Don’t get me wrong. I know I haven’t said anything yet, but I want to make sure right from the start that you don’t get me wrong because I’m potentially going to be a little controversial. Ok, here goes…
- I like men and women to have somewhat traditional roles -
There, I’ve said it. Now don’t get me wrong (you remembered you weren’t supposed to get me wrong, right?), I’m not suggesting that all men should go out to work while all women should stay home, or anything like that, not at all. I firmly believe in equality of opportunity, but within that, I feel there is definitely room to acknowledge that men and women are different, and to embrace some of those differences. For instance, I like men to be protective and chivalrous. And around the home I think there are certain jobs that lend themselves more naturally to men (blue jobs), and certain jobs that lend themselves more naturally to women (pink jobs).
Fixing the car = Blue job. Choosing new soft furnishings for the home = Pink job.
Of course there are plenty of women who fix cars, and I have no problem with that, and there are plenty of men who choose new soft furnishings, and I have no pr… well ok, I have a LITTLE problem with men choosing soft furnishings, but as long as it’s someone else’s man and not mine, then that’s fine.
I can do the very basics on a car – checking and topping up the oil, checking and topping up the air in the tyres, checking and topping up the snacks in the glove box. But if my car started to make a funny noise, the first thing I would do is go to my man for help. In the same way as he might come to me for help if he took his cupcakes out of the oven and they hadn’t risen properly…hang on a minute… making cupcakes is a pink job, what’s he doing in my kitchen making cupcakes?! But I digress. Another example; say you were organising a party -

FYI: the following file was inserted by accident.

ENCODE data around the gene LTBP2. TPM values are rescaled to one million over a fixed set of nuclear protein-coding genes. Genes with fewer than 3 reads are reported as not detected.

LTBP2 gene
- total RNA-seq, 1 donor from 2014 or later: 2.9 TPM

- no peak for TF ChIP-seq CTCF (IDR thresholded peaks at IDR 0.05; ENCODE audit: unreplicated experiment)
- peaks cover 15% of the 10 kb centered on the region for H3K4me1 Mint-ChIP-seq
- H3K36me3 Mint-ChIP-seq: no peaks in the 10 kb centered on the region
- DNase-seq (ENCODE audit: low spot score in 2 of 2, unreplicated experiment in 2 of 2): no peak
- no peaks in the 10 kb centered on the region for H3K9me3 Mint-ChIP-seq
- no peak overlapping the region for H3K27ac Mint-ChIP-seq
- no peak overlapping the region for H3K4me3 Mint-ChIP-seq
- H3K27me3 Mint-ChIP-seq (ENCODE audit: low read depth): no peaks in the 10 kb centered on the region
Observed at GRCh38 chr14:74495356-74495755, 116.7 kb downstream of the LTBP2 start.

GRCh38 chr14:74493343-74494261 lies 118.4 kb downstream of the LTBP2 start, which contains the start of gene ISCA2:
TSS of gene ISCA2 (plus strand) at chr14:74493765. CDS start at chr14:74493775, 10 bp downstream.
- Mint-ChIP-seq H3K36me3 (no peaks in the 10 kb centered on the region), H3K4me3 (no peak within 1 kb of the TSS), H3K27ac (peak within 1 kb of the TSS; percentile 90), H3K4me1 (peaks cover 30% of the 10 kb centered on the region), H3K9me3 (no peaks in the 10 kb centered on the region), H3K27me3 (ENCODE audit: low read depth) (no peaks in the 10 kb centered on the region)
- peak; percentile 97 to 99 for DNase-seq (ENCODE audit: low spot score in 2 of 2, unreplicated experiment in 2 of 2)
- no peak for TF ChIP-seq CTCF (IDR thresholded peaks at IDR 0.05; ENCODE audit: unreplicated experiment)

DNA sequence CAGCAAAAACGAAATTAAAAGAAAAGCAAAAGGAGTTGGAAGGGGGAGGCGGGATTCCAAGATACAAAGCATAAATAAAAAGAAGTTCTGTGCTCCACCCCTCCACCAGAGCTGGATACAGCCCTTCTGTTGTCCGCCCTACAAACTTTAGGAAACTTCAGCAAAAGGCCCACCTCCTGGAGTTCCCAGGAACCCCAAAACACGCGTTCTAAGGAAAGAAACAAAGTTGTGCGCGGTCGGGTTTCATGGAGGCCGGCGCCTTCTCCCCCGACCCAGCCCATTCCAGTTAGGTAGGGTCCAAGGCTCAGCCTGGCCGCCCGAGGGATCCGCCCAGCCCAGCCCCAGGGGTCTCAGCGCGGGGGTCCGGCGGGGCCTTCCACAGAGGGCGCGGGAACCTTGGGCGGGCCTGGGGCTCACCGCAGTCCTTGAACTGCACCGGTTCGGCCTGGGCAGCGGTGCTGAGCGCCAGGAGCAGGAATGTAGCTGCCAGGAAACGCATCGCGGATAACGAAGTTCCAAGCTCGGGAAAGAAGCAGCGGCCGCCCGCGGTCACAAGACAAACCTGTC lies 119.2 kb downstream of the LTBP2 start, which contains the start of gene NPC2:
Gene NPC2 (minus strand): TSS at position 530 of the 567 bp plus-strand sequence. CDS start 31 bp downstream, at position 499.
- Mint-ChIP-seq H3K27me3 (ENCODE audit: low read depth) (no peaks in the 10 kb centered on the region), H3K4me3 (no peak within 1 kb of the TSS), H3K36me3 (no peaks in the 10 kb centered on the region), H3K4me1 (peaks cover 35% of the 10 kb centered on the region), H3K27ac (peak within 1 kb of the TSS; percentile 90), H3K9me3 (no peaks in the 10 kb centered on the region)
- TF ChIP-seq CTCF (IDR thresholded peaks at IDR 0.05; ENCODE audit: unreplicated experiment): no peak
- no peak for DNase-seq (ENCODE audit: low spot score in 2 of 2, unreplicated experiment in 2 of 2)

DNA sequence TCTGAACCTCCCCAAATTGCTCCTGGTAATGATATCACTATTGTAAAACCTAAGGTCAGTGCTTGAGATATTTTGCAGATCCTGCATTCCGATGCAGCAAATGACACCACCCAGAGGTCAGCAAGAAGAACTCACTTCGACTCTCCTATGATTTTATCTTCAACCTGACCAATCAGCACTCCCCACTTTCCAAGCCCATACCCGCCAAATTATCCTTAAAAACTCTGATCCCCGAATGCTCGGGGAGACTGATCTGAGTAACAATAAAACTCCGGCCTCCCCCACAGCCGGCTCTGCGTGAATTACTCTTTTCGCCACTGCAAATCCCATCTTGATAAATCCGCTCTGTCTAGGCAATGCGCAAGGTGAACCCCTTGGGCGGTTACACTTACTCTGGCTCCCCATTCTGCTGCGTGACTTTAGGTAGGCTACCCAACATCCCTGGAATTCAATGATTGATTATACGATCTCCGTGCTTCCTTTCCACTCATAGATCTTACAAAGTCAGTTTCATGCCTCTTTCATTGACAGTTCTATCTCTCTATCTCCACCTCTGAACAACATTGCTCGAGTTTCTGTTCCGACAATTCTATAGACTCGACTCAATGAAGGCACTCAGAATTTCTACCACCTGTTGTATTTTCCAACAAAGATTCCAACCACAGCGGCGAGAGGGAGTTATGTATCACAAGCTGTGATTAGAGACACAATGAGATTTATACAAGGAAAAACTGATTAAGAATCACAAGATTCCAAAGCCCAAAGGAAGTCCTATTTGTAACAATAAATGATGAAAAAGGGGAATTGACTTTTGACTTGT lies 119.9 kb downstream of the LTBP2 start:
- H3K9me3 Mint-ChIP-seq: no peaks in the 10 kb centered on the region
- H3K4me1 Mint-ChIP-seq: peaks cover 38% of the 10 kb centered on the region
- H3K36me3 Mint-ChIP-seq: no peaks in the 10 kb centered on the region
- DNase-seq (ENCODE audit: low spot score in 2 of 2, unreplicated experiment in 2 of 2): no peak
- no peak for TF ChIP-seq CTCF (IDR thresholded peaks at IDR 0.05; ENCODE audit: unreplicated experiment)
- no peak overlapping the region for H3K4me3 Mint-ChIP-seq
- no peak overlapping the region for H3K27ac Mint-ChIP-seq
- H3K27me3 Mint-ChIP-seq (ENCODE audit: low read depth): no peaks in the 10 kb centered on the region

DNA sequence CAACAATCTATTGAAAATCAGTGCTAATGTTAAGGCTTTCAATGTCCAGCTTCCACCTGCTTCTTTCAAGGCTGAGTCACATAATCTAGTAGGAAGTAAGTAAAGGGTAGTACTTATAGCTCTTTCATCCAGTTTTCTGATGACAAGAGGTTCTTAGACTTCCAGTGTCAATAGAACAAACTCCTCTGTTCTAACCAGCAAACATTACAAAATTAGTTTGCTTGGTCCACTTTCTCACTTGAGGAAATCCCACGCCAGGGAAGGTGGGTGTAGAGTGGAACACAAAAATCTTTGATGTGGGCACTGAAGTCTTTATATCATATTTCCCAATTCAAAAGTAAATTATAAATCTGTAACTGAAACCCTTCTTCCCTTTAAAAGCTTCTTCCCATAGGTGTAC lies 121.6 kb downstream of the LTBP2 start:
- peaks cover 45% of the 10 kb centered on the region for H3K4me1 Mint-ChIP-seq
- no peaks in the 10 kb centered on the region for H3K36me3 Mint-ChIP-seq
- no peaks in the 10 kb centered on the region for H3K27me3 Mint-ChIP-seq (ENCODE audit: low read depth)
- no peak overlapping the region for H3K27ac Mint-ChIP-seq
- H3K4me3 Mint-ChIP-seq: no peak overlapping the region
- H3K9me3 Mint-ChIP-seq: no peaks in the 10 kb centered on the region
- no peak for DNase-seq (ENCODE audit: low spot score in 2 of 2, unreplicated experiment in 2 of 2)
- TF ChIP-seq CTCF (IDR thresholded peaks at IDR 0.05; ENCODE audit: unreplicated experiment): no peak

Buying the beer = Blue job. Buying the table decorations = Pink job.
Drinking the beer = Blue job. Telling him to stop drinking the beer = Pink job.
My man isn’t particularly romantic, but he is chivalrous, and I’d choose chivalry over romance any day. On cold and frosty mornings, I will go out to my car to drive to work, and I will find that he has gone out earlier than me and cleaned the ice off my windscreen. I won’t have asked him to do it, he won’t have asked me if I want it done, he’ll have just gone and done it. He’s not suggesting that I’m incapable of doing it, he’s just doing it as a nice gesture, and I really appreciate things like that (and I’m not just mentioning this because he reads this blog, and we’re soon going to be heading back towards frosty mornings, and I want him to remember that this is something he does in case he’s forgotten. Nope, that’s not the reason at all).
The point really is, just because we CAN do something, doesn’t mean we always have to. It’s useful of course for everyone to have a pretty good idea of how to do everything around the home because there may be times where there is nobody to share the workload with and everything has to be done by one person. But within a two-adult household, where there is one of each gender, I feel that there is nothing wrong with acknowledging that some jobs and roles are likely to be more suited to men and some to women.
What’s it like in your house? If you have an adult of each gender, do you slip into traditional roles with pink jobs and blue jobs, or do you consider that to be negative gender stereotyping, and fight it all the way? As I said, I believe in equality of opportunity, but I don’t believe that equality of opportunity negates acknowledgment of gender differences.